In your June 9 issue, Ron Fimrite's article The Royals Are Flush hit the nail on the head. Kansas City is a team of character. This same asset will be of great value as the Royals drive toward another division title.
Thank you for a long-awaited article on what may be the team of 1980. You've made my sister (a rabid Willie Wilson fan) and me very happy.
As longtime K.C. Royals fans and SI subscribers, we are ecstatic over the cover story on the most exciting team in baseball. During the last four years Kansas City has consistently been excluded from the major media coverage the team so richly deserves. But SI has come to the rescue! If K.C. had a larger viewer market, then George Brett (the best hitter in baseball) would have been 1979's MVP, which his statistics prove he merited.
Florida State University
I am a 13-year-old female who is in love with the Kansas City Royals. You wouldn't believe how happy I was when the mailman brought my SI and I saw Darrell Porter smack dab on the cover! I'm glad the Royals are finally getting the publicity they deserve. By the way, if I asked you who was the winningest righthanded pitcher in the American League as of June 6, who would you say? The answer is Renie Martin, rookie pitcher of the Royals.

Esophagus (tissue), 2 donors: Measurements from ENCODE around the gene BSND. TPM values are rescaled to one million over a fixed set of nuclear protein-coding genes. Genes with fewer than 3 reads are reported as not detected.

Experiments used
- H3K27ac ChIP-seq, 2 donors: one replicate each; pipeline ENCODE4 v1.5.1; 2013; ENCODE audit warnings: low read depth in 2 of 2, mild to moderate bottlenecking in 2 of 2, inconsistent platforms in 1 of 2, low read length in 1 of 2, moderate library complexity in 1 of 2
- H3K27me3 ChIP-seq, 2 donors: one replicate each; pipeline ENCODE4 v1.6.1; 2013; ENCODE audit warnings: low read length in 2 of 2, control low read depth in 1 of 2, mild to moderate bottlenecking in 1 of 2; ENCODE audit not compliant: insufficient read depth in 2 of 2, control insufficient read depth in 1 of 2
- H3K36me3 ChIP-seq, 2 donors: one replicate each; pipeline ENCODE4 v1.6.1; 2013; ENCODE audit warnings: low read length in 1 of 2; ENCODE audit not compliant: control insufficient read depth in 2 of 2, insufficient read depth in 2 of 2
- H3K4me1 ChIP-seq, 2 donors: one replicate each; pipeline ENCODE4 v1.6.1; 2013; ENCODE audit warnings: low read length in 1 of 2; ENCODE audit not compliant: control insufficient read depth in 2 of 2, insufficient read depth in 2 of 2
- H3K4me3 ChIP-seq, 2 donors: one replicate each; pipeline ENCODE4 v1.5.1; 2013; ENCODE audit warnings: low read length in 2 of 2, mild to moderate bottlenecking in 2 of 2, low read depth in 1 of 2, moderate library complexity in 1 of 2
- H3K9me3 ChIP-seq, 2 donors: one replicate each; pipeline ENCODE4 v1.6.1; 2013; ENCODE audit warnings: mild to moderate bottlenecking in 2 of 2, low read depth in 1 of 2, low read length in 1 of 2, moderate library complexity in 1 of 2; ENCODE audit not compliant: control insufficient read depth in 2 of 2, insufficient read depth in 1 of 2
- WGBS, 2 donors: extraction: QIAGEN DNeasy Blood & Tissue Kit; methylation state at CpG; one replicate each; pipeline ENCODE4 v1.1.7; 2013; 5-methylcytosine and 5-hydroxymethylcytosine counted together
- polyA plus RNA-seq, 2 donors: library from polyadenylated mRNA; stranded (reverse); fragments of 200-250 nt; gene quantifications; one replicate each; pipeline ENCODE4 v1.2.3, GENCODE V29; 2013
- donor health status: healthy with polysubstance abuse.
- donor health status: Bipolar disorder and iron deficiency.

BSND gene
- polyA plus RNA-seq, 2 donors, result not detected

June 22, 1980
Darrell Porter on the cover? The Kansas City Royals "back in the chips"? What's happening? If you would kindly look at the standings, you will see who is the best team in the majors and who you should have put on the cover. Numero Uno again—The New York Yankees!
My congratulations and thanks to John Underwood for a superb article on Tom Watson (Open Question, June 9). America finally has a hero. Watson has it all—talent, brains, class and a sense of humor. Anyone who doesn't think he has charisma just doesn't know the meaning of the word.